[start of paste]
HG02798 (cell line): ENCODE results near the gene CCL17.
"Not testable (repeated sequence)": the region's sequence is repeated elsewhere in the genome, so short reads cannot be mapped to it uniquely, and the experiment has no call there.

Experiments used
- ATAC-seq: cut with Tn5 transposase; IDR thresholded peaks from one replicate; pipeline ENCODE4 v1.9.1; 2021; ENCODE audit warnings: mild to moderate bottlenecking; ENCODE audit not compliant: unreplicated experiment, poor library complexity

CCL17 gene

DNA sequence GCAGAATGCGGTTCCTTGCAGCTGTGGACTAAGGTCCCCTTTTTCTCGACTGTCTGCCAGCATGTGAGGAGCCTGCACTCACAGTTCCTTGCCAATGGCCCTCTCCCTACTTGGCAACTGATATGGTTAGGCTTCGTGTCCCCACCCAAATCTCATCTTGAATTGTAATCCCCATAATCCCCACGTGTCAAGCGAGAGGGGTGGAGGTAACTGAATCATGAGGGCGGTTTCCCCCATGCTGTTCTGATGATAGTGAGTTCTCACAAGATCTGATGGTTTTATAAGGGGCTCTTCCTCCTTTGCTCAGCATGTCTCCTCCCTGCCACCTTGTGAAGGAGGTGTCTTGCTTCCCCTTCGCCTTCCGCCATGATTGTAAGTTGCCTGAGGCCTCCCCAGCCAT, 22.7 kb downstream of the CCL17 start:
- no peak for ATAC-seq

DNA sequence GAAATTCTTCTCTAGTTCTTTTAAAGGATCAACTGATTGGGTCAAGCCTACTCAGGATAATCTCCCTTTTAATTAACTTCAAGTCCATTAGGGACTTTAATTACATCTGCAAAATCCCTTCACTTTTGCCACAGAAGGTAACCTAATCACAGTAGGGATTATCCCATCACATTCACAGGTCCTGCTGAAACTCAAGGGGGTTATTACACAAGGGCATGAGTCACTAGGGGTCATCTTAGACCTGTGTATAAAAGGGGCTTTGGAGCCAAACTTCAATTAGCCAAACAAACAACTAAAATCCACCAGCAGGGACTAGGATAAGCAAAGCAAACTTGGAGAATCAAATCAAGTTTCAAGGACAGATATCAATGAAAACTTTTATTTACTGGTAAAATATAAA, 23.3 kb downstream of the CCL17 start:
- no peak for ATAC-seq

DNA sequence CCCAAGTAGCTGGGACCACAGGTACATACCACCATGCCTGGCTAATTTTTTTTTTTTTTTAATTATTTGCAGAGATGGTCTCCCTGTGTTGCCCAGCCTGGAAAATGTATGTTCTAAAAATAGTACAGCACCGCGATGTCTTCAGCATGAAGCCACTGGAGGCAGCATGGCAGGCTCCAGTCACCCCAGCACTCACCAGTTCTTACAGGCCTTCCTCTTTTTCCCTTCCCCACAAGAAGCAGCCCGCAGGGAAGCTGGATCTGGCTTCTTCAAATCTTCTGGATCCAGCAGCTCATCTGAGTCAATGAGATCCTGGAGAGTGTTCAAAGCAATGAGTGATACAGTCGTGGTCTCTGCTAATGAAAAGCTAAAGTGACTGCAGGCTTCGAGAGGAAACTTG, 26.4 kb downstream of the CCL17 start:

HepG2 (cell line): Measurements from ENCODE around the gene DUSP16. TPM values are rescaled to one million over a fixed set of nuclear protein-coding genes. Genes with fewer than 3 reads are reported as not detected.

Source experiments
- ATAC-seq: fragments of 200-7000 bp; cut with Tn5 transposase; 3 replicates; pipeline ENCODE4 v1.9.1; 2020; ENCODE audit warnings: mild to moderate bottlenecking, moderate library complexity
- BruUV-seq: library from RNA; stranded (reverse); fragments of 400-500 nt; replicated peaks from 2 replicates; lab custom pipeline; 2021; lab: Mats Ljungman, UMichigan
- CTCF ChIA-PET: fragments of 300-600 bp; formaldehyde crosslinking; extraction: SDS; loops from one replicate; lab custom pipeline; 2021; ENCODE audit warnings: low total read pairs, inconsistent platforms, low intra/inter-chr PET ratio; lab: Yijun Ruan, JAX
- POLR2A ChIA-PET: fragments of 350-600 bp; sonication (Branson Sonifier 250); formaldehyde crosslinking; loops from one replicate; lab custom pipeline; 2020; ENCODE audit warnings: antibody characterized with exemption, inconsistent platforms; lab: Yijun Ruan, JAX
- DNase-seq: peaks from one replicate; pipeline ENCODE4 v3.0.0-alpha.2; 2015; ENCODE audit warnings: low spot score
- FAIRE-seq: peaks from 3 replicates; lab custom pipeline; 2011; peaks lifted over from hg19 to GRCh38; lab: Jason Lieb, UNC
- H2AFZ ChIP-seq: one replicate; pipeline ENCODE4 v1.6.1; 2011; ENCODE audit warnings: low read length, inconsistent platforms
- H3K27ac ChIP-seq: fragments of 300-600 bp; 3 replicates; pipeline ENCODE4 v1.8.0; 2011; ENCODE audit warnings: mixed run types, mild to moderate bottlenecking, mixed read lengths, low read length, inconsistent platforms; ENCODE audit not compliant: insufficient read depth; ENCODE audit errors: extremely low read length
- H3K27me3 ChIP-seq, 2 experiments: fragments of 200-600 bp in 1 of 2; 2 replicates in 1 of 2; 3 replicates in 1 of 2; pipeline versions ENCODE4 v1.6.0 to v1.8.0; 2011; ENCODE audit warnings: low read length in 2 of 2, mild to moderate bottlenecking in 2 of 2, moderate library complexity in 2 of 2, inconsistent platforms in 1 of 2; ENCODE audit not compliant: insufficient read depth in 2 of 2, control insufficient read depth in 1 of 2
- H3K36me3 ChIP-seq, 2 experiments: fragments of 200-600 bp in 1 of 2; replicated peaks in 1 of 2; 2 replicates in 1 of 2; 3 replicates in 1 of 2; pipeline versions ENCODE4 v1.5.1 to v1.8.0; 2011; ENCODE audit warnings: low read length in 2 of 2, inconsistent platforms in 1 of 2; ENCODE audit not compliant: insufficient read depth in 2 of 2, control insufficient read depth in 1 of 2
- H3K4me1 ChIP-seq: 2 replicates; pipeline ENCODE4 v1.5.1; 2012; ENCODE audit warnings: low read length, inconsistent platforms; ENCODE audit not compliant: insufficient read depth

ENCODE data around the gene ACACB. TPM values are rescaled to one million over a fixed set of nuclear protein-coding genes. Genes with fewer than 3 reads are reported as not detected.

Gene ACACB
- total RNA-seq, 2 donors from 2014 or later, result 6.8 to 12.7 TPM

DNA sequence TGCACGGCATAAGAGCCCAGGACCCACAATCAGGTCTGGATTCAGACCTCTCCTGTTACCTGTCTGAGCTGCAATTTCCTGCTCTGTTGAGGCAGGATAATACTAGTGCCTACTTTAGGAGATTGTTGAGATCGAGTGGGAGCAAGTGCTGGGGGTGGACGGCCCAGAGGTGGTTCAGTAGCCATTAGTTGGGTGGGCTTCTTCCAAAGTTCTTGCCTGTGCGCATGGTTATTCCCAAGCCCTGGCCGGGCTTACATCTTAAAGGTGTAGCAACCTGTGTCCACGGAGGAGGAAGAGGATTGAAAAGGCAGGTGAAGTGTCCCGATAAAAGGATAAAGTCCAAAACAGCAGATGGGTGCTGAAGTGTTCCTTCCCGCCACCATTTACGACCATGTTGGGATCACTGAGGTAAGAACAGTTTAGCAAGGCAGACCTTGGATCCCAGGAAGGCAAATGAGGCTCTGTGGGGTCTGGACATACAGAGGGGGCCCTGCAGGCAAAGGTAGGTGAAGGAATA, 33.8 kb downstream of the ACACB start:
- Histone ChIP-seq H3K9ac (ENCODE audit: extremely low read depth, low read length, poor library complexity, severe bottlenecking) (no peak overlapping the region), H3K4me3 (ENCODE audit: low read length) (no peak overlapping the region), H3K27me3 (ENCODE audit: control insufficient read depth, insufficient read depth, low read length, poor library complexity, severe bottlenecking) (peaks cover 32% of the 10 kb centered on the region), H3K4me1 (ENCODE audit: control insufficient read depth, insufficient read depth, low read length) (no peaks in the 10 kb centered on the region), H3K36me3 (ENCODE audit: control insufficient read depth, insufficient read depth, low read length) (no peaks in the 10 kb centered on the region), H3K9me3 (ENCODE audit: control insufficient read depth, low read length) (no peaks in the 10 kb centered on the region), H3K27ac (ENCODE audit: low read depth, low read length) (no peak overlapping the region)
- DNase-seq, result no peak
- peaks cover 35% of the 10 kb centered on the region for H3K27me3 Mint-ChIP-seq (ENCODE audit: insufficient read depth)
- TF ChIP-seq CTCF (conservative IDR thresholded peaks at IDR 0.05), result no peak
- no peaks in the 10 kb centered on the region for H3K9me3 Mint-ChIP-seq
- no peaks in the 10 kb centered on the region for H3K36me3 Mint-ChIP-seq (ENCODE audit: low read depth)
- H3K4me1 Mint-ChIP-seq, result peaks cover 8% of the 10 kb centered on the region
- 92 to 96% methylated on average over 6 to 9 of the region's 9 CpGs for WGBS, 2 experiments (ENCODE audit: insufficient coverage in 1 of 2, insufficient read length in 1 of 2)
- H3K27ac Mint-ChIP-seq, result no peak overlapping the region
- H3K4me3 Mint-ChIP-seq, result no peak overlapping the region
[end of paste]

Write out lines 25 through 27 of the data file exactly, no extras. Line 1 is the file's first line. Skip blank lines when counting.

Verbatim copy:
Gene ACACB
- total RNA-seq, 2 donors from 2014 or later, result 6.8 to 12.7 TPM

DNA sequence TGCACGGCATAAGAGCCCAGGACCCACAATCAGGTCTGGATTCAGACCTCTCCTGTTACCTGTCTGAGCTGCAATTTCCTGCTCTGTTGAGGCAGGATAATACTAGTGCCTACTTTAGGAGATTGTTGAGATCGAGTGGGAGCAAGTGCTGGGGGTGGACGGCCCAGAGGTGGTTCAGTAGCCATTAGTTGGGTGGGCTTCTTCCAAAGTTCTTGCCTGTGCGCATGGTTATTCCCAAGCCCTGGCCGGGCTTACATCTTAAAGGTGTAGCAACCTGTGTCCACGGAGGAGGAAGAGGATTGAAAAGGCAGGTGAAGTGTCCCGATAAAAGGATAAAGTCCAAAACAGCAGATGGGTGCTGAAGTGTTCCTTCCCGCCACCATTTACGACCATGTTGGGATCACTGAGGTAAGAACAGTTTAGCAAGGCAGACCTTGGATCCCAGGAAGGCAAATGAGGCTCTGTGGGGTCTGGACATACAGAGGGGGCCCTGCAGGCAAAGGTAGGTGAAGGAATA, 33.8 kb downstream of the ACACB start: